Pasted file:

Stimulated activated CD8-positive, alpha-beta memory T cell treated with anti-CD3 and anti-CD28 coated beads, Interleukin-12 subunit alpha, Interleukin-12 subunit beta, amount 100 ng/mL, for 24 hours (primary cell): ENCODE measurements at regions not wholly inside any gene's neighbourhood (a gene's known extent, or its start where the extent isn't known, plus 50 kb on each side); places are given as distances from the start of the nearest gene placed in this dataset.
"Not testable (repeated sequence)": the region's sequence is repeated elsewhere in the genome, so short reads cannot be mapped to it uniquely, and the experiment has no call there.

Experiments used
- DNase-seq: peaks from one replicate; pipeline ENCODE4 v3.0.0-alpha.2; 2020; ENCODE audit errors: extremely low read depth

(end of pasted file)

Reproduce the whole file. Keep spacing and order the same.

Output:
Stimulated activated CD8-positive, alpha-beta memory T cell treated with anti-CD3 and anti-CD28 coated beads, Interleukin-12 subunit alpha, Interleukin-12 subunit beta, amount 100 ng/mL, for 24 hours (primary cell): ENCODE measurements at regions not wholly inside any gene's neighbourhood (a gene's known extent, or its start where the extent isn't known, plus 50 kb on each side); places are given as distances from the start of the nearest gene placed in this dataset.
"Not testable (repeated sequence)": the region's sequence is repeated elsewhere in the genome, so short reads cannot be mapped to it uniquely, and the experiment has no call there.

Experiments used
- DNase-seq: peaks from one replicate; pipeline ENCODE4 v3.0.0-alpha.2; 2020; ENCODE audit errors: extremely low read depth